No Matter What We Do, These Darn Things Are Still Here June 24, 2014 By Darin S. Bevard

Annual bluegrass weevil damage has been prominent recently on several golf courses. In this case, damage occurred on a pure stand of creeping bentgrass despite numerous preventative and curative control applications targeting annual bluegrass weevil.

Despite aggressive control strategies, annual bluegrass weevils have wreaked havoc in parts of the Mid-Atlantic region. Damage from annual bluegrass weevils and subsequent control has been a frequent topic of conversation recently. Damage to Poa annua has been widespread and despite the namesake of this critter, creeping bentgrass has also been affected. Superintendents are frustrated because preventative control applications have not been as effective as hoped and curative measures are requiring repeat applications to stop the spread of damage. Furthermore, many annual bluegrass weevil control programs that were successful in the past have failed to provide adequate control this spring and early summer.

Why is this so? There are many different theories, including resistance to control products, attempting to explain the difficulty in controlling annual bluegrass weevils this year. However, in most cases, the unusually cold spring likely contributed to the increase in annual bluegrass weevil damage. Colder-than-normal temperatures with intermittent periods of warm weather may have extended the period of adult annual bluegrass weevil emergence. Early adulticide applications may have controlled some but not all adults, and those that survived may have gone undetected and continued to reproduce. During recent visits the larvae, pupa, callow (immature) adult and mature adult stages of annual bluegrass weevil have been observed in the same area of turf, further complicating control. The best products to control larvae may not control adults and vice versa. The pupal stage is especially difficult to control with current products.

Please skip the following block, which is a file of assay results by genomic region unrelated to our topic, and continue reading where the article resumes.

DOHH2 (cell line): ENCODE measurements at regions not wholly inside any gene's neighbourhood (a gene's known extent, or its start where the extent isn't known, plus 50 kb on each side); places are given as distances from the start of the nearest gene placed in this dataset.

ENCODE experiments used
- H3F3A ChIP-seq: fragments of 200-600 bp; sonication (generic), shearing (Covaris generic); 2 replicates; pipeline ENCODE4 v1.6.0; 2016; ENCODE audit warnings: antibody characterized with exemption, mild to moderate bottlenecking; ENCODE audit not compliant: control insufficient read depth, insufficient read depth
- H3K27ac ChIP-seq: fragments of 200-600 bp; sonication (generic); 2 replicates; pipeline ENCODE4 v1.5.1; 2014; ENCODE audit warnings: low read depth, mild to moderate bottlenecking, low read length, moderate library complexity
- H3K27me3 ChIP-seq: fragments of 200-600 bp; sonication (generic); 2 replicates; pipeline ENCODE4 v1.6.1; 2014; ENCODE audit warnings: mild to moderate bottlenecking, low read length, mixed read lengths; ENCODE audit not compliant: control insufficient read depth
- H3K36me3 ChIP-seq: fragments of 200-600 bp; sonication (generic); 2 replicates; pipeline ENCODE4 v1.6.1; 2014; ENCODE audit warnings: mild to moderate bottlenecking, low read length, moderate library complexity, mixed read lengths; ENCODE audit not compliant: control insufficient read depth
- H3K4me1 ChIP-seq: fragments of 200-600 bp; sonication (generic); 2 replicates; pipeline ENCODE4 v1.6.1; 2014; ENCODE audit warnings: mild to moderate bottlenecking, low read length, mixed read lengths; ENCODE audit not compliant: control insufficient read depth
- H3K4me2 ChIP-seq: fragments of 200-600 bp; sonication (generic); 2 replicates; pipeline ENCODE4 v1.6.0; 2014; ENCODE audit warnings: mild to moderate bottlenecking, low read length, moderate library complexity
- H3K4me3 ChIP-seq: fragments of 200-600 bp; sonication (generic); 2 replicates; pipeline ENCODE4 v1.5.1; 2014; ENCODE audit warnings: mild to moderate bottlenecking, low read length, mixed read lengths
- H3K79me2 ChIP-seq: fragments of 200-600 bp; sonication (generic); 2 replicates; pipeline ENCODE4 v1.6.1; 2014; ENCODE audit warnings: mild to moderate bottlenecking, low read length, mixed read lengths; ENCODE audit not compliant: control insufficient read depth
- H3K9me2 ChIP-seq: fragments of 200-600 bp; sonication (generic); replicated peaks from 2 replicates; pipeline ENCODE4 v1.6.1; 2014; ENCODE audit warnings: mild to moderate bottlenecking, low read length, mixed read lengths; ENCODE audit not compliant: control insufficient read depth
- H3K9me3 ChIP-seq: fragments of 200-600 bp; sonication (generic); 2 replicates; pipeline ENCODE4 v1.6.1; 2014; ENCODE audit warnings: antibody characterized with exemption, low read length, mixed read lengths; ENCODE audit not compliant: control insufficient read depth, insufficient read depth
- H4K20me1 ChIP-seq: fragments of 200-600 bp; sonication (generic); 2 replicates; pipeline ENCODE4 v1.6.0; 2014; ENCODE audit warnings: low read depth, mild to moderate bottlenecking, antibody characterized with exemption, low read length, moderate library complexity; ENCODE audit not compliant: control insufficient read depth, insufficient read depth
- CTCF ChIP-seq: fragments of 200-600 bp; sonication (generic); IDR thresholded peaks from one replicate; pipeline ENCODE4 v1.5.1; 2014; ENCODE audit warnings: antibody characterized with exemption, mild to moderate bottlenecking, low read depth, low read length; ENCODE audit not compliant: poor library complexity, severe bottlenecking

The early-season damage caused by annual bluegrass weevils may go unnoticed by golfers initially, but the impact of repeated control applications on the budget will not. Once annual bluegrass weevils are present, the expense of treating for them should be included in the annual budget. Although annual bluegrass weevil populations may fluctuate from year to year, they are very persistent. The bottom line is annual bluegrass weevils are nearly impossible to eradicate. The goal is to manage populations to keep damage to a minimum.

If your control strategies have been successful and damage has been kept to a minimum, consider yourself lucky. However, you should continue to scout for adult populations. As we have seen too many times this spring, assuming that control applications were successful without doing follow-up scouting can lead to major problems. Remember, annual bluegrass weevils are very small and can be difficult to detect. As a whole, annual bluegrass weevil damage has been worse than normal in the Mid-Atlantic region this year. 

Source: Darin Bevard (

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